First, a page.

For good readers phonics serves merely as a foundation. We continue to learn to read for our entire lives as we encounter unknown words. Good readers don’t have to perform mental gymnastics trying to remember a long list of phonics rules and then trying to decode words that don’t meet the rules.
Writing is just reading in reverse. If you have to perform mental gymnastics to decode, what must you do to code the word in the first place? If you have poor comprehension abilities, how can you be expected to read something and then re-phrase it in your own words? If putting your ideas on paper involves reasoning through the spelling of every word, how can writing be an easy or enjoyable task? I love to write! For me, writing is just saying what I want to say. I don’t have to think about what letters to use or how to form them. It is automatic because I do it with auditory processing not with visual processing and reasoning.
Approximately half of the children with see with reading, writing, or spelling problems, also have a speech problem or went to speech therapy when they were younger. Hmmm. “The voice cannot reproduce what the ear cannot hear” (Tomatis affect). Just a few common examples of speech problems that have an affect on reading are: pronounces “three” as “free;” pronounces /ch/ like /sh/; /f/ sounds like /v/ or /th/.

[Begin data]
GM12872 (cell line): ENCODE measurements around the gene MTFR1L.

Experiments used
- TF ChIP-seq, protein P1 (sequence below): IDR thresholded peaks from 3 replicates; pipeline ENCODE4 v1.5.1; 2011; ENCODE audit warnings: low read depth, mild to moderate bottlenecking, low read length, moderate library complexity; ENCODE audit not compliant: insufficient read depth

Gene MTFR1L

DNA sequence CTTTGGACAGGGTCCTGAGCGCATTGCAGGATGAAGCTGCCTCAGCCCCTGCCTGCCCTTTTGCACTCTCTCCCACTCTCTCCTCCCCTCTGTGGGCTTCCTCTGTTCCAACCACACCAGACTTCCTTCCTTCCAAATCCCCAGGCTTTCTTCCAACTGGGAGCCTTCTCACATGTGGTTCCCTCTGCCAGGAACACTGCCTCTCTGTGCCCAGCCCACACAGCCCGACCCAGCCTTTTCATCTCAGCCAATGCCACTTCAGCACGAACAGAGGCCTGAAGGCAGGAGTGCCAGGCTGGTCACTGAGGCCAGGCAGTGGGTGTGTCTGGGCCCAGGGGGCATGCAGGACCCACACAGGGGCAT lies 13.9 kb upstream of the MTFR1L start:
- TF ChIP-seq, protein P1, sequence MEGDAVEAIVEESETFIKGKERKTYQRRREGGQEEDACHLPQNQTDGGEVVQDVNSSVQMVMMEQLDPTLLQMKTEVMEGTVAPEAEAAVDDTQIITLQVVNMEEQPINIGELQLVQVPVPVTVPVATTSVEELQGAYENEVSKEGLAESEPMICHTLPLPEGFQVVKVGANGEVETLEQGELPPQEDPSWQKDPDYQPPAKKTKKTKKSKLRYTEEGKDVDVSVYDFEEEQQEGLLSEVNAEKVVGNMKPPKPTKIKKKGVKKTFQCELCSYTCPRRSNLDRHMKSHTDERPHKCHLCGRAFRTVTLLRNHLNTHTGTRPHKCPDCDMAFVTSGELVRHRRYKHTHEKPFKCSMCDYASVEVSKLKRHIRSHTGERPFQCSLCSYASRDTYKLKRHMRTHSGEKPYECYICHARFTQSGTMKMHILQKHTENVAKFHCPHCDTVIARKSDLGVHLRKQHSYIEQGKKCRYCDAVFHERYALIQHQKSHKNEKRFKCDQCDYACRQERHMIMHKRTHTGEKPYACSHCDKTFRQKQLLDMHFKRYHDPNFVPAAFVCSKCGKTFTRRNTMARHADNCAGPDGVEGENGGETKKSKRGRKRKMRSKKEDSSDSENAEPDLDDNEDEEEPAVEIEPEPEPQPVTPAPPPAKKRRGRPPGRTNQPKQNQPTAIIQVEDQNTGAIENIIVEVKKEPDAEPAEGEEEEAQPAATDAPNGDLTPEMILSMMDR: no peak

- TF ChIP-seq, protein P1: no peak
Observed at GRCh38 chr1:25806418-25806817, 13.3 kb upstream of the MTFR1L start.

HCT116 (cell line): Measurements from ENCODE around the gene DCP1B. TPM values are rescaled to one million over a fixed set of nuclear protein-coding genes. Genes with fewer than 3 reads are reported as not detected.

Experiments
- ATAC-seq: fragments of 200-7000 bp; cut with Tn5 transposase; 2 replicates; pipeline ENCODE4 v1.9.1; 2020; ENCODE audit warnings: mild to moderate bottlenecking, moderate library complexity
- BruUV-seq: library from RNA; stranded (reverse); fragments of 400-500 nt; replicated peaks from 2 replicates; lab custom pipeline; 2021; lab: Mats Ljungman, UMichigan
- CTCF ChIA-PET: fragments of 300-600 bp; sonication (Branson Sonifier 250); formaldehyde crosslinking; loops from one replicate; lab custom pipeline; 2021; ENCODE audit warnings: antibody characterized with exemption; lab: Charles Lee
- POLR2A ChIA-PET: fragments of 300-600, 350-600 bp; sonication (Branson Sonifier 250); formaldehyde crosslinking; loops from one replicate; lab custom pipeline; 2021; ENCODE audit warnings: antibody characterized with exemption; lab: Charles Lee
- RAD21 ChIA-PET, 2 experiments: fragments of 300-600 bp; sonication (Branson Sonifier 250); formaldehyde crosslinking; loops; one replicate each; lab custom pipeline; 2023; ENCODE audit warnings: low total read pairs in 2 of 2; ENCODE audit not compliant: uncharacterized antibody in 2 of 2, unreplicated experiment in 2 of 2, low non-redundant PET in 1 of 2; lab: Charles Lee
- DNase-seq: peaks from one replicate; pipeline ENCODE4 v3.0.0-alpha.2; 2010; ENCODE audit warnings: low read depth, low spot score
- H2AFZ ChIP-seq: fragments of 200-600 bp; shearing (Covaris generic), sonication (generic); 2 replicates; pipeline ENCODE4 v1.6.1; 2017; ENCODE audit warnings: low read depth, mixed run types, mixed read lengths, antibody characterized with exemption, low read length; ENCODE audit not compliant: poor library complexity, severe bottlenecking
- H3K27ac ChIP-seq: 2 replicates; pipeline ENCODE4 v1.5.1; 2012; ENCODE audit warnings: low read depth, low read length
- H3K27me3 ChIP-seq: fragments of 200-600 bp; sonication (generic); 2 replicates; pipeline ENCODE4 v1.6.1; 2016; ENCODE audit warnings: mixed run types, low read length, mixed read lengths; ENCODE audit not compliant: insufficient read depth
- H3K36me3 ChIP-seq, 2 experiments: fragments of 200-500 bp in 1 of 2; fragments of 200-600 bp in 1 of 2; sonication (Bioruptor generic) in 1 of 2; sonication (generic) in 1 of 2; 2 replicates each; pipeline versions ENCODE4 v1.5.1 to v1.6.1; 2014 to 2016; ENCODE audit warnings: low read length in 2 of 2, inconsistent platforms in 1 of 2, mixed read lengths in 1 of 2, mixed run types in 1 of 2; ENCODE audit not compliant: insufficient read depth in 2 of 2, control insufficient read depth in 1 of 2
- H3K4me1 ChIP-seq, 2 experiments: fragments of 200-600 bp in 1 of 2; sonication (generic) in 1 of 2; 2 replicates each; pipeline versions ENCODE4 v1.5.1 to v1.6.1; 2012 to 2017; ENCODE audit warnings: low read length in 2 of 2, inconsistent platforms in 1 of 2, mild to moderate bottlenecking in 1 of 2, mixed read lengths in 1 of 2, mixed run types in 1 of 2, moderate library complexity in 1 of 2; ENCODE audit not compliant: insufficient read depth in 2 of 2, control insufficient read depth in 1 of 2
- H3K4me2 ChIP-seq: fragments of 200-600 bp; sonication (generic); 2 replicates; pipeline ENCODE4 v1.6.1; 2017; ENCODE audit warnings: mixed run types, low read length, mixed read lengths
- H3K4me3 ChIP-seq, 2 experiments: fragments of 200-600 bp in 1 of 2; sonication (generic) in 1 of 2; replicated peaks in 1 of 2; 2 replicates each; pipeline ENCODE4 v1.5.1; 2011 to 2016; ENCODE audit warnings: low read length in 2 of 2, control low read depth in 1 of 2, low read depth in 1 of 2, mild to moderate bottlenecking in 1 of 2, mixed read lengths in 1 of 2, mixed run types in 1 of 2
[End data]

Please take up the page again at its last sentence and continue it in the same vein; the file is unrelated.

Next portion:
Reading is not a natural ability and it is, therefore, not surprising that many people have difficulty with it. Until 1440 when German inventor Johannes Gutenberg invented the printing press, there was nothing to read unless you were a scribe, priest, king, or just incredibly wealthy. Therefore, there was no reason for most people to learn this skill. Public education has only been around for just over 100 years and so they haven’t yet perfected reading instruction.
To correct reading problems, you want to be using scientific methods based on scientific evidence. People used to think dyslexia and reading problems were caused by vision problems. Not according to scientific research. Be sure to read: Study: Vision, Dyslexia Not Linked
Using Science to Solve Reading Problems
At Accomplished Learning Centres, we specialize in solving reading, writing, and spelling problems. We do this by first training the cognitive and language processing areas of the brain.
Step 1: Assessment to determine the severity of the reading problem and if it is caused by processing deficits. (It always is, otherwise there wouldn’t be a reading problem.)
Step 2: Parents attend a Parent Consultation. We review the assessment in detail, discuss the child’s personality traits (frustration tolerance, determination, learned helplessness) and current educational supports, and review the IEP and Psycho-Ed assessments. Then, together we will determine which program or programs are most suitable: Fast ForWord, Interactive Metronome, Samonas, PACE, Master the Code, or one of our other programs.
Step 3: Apply for funding if necessary. If through Autism Funding, the Request to Pay form is completed.
Step 4: Begin the program.